Preventing Disaster When Doing Directional Drilling

Cooperation between utilities, municipalities and contractors can prevent disaster.

Preventing Disaster When Doing Directional Drilling

Directional drilling is a fast and efficient way to install underground pipe and conduit, but when a gas line is bored through a sewer lateral, disaster can ensue.

Cross bores — when a line bores through a sewer line — has been the cause of catastrophic events in the past. As a result, utilities, municipalities, contractors, and the trenchless industry are joining forces to ensure proper pre- and post-inspections are conducted and disaster is avoided.

“There are always more connections than what surface observation suggests,” says Jason Walborn, business development manager for Professional Pipe Services, or Pro Pipe, headquartered in Mission Viejo, California. “I have seen typical streets that have, for example, eight homes, eight clean-outs and eight green corresponding lateral marks from an 811 call. The reality, however, is that subsurface there are more like 10 sewer laterals. We are doing everything we can to coach facility owners on how to spatially map their subsurface infrastructure during routine maintenance to improve accuracy for 811 locate requests.”

Camera systems using lateral launch technology have made an incredible impact on finding those missing conditions. “We use state-of-the-art lateral launch cameras to locate potential cross bores in the laterals prior to the commencement of drilling,” Walborn says. “Cameras are launched from the main up each lateral to identify and record potential conflicts. The data, including GPS position and time stamp, are captured, recorded, and provided to the utility or system owner to address and/or proceed with the drilling. Equally important, however, is the process of post-drill inspection to confirm laterals have not been breached during the installation of the utility.”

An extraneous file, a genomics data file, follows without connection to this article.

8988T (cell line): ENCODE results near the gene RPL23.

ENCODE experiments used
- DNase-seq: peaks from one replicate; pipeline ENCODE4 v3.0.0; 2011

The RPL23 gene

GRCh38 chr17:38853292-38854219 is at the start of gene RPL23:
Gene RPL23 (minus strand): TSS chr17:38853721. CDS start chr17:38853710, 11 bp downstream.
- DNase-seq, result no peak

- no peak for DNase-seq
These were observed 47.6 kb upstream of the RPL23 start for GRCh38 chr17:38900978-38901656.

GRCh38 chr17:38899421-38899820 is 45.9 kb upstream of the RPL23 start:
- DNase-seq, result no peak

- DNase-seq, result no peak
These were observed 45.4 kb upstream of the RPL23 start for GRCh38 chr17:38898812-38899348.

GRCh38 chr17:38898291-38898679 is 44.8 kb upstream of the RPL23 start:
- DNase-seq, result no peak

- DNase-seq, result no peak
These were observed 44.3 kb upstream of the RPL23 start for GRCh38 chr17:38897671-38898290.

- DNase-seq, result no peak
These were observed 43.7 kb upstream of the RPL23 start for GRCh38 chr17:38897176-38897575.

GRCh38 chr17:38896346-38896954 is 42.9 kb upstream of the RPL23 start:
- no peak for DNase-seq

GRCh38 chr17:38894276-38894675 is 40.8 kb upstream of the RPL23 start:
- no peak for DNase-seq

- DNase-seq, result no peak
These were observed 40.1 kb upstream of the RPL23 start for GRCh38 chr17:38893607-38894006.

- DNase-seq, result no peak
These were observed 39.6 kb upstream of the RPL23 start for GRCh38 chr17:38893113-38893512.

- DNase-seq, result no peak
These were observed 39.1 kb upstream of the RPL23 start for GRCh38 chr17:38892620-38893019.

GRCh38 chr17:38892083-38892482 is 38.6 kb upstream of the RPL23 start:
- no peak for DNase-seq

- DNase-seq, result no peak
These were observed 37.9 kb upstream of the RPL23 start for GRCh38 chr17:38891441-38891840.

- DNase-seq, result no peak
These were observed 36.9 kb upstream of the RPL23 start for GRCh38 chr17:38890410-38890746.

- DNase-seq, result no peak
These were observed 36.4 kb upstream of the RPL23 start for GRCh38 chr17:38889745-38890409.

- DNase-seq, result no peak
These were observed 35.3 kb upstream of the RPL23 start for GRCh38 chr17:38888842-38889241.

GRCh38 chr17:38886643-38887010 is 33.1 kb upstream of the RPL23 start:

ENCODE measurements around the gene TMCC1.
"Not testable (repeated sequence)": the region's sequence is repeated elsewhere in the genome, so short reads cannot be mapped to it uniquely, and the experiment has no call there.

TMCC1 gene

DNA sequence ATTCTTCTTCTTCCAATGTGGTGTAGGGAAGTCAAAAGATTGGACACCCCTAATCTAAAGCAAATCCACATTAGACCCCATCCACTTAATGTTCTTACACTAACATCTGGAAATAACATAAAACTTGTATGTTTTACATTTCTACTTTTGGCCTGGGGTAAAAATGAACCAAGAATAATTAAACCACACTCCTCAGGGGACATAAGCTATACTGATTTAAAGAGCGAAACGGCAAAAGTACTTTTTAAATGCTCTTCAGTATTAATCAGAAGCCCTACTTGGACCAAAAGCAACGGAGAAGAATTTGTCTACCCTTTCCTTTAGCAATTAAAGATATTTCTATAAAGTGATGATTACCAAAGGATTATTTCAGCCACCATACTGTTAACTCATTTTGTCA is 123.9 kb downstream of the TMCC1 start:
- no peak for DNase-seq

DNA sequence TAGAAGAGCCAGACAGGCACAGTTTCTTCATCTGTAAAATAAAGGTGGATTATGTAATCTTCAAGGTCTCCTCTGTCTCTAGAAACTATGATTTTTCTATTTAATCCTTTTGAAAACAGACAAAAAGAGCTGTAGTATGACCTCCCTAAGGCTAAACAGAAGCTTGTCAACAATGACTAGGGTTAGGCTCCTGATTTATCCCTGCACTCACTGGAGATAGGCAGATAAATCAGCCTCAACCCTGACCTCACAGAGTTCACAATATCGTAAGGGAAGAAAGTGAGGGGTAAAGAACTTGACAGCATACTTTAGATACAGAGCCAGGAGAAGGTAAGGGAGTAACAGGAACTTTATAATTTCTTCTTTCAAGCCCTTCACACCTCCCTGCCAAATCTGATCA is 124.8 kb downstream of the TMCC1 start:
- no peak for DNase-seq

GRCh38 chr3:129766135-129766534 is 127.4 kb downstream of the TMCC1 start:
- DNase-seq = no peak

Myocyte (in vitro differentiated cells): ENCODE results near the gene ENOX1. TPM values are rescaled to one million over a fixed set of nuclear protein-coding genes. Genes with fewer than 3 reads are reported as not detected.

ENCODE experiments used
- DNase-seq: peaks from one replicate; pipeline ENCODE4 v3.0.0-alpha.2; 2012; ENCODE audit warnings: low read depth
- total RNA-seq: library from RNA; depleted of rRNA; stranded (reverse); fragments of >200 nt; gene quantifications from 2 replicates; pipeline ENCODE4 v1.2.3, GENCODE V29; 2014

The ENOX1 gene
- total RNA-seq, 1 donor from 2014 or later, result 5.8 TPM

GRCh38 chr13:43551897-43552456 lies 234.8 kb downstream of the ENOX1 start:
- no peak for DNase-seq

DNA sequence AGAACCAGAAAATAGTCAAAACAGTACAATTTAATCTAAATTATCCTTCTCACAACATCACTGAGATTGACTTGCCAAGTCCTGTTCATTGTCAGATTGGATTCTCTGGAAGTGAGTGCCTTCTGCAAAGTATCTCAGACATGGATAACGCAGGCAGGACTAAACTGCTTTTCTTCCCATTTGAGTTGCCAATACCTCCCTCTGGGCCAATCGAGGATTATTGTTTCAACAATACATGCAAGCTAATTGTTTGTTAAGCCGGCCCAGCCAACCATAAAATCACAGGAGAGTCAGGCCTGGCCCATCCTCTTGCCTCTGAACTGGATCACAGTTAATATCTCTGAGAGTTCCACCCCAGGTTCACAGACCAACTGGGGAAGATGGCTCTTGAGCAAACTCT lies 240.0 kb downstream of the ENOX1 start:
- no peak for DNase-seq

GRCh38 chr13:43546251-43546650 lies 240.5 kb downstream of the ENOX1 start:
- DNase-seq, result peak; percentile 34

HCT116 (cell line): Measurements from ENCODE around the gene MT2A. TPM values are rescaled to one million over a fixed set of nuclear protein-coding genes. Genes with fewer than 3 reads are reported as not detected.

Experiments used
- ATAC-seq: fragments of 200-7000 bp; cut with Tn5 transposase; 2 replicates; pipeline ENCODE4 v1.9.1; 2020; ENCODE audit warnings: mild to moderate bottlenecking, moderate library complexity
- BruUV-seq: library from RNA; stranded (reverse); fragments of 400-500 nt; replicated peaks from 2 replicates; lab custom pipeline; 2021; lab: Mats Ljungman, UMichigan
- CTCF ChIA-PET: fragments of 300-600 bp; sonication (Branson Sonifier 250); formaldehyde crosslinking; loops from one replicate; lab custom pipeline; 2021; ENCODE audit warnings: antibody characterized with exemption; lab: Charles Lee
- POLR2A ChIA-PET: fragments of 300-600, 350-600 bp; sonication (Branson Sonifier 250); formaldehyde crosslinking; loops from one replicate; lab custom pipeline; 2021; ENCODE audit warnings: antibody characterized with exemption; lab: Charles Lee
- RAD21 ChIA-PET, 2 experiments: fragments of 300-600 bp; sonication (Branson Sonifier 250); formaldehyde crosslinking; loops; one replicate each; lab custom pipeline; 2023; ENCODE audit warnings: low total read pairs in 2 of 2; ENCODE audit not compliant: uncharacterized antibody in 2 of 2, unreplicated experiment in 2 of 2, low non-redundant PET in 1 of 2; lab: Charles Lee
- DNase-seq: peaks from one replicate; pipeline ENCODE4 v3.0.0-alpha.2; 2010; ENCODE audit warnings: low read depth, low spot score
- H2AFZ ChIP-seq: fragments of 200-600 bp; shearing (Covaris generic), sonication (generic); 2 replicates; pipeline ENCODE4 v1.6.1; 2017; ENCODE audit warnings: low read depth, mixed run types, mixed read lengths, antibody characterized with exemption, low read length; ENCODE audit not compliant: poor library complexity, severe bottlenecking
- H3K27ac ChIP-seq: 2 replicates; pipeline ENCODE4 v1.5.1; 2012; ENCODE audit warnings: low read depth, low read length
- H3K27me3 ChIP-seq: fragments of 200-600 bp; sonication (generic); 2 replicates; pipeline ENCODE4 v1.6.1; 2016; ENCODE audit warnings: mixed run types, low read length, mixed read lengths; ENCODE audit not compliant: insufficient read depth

While gas or communication lines are typically the utilities most of us think of when we hear the term cross bore, directional drilling of other utilities can negatively impact the integrity of laterals as well. Jerry Weimer of Jerry Weimer Consulting, formerly the wastewater collection supervisor for the city of Cincinnati, wrote the Cross Bore Prevention Detection Program for Cincinnati. He shared how waterlines, installed using directional drilling, compromised laterals during his employment for the city.

“Those waterlines hit just about every lateral,” Weimer says. “The city started getting calls. One house would back up, then the next, and so on — it was like a game of dominoes. Since the compromised pipes were waterlines, they were not part of the Cross Bore Prevention Program, as no real prevention, detection or standards were in place for installing this type of utility.”

The partnership between utility owners and municipalities is critical if cross-bore events are to be identified and addressed appropriately to keep our communities safe. Weimer also shared how the city of Cincinnati and Duke Energy came together to develop a comprehensive and mutually-beneficial cross-bore program. “It is rather uncommon for a city and utility to work so closely together on cross-bore prevention,” Weimer says. “In this case, both Duke Energy and the city recognized the importance of a comprehensive prevention program, so they shared the costs to get cross-bore inspection work done economically and responsibly. Since the city is under consent decree to televise a certain number of feet of pipe, it gets the assessment data needed while sharing the cost with Duke Energy. It’s a win-win for the city, the utility and the customers.”